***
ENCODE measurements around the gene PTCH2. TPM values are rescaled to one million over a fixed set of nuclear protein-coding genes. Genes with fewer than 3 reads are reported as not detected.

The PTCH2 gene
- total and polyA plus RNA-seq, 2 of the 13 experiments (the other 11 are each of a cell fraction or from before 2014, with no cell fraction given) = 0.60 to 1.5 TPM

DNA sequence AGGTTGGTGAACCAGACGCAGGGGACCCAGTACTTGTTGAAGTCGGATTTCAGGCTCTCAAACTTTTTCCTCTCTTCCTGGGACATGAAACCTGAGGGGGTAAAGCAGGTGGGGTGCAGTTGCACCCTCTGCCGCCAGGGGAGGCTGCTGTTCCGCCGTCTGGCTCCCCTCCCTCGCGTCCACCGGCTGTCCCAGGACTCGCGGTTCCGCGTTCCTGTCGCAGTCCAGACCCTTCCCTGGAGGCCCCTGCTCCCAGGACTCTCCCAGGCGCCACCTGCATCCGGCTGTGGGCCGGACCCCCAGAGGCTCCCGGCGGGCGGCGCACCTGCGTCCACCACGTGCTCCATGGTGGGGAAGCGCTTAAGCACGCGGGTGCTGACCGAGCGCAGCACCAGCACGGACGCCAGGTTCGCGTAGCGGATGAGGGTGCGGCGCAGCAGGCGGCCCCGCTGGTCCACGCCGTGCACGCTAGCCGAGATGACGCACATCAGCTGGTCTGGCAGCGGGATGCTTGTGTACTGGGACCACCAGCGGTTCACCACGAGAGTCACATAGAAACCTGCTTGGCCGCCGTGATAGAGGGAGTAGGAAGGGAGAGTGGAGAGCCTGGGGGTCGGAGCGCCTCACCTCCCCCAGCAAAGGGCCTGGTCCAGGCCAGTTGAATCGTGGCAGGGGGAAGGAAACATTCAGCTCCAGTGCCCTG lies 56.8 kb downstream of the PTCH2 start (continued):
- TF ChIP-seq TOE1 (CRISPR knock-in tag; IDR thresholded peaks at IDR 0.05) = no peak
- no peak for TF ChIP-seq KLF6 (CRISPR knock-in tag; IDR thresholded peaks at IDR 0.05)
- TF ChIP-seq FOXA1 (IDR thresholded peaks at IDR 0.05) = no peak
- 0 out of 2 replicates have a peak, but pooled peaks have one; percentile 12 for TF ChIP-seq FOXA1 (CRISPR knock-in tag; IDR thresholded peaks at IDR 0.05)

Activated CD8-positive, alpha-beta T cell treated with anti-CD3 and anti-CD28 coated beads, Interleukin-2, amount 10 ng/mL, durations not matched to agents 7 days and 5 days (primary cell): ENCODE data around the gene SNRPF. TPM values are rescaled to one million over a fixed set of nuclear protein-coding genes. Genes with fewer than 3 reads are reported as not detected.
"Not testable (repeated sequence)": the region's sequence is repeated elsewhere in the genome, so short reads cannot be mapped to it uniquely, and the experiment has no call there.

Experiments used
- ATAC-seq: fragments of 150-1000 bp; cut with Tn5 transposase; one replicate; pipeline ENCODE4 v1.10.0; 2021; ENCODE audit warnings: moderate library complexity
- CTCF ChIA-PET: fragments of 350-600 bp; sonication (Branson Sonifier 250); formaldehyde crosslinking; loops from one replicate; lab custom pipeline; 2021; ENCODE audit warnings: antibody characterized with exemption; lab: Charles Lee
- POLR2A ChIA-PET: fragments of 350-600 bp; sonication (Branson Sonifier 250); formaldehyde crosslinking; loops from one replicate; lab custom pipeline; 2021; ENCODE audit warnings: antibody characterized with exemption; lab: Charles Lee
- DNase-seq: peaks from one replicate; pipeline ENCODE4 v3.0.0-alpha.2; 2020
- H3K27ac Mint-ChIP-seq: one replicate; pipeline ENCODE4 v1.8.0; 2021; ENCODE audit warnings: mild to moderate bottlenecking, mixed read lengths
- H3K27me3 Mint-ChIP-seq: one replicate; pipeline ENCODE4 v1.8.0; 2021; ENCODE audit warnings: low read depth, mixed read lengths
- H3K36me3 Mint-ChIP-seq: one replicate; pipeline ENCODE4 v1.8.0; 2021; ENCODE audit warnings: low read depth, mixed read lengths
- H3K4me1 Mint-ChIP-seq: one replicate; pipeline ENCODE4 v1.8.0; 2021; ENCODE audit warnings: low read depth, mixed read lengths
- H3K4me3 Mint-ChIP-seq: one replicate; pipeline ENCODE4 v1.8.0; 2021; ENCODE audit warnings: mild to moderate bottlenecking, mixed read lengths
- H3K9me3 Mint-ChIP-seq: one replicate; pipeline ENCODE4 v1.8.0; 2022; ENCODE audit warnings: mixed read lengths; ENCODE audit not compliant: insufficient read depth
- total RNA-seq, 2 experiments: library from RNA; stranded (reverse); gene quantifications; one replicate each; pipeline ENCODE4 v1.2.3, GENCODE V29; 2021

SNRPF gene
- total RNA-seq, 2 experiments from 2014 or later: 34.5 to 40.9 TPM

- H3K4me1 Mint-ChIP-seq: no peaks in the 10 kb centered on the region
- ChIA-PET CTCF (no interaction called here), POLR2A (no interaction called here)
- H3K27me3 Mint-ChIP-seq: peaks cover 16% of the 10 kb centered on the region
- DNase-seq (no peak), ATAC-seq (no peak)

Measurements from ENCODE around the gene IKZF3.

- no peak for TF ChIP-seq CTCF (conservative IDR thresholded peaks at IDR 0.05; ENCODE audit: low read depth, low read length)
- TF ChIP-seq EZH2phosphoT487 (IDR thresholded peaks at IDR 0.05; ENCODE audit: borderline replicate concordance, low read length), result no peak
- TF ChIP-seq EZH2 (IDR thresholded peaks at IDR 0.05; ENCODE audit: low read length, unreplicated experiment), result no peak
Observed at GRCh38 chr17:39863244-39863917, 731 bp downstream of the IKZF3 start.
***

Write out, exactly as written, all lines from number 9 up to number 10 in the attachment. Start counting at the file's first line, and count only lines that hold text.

Activated CD8-positive, alpha-beta T cell treated with anti-CD3 and anti-CD28 coated beads, Interleukin-2, amount 10 ng/mL, durations not matched to agents 7 days and 5 days (primary cell): ENCODE data around the gene SNRPF. TPM values are rescaled to one million over a fixed set of nuclear protein-coding genes. Genes with fewer than 3 reads are reported as not detected.
"Not testable (repeated sequence)": the region's sequence is repeated elsewhere in the genome, so short reads cannot be mapped to it uniquely, and the experiment has no call there.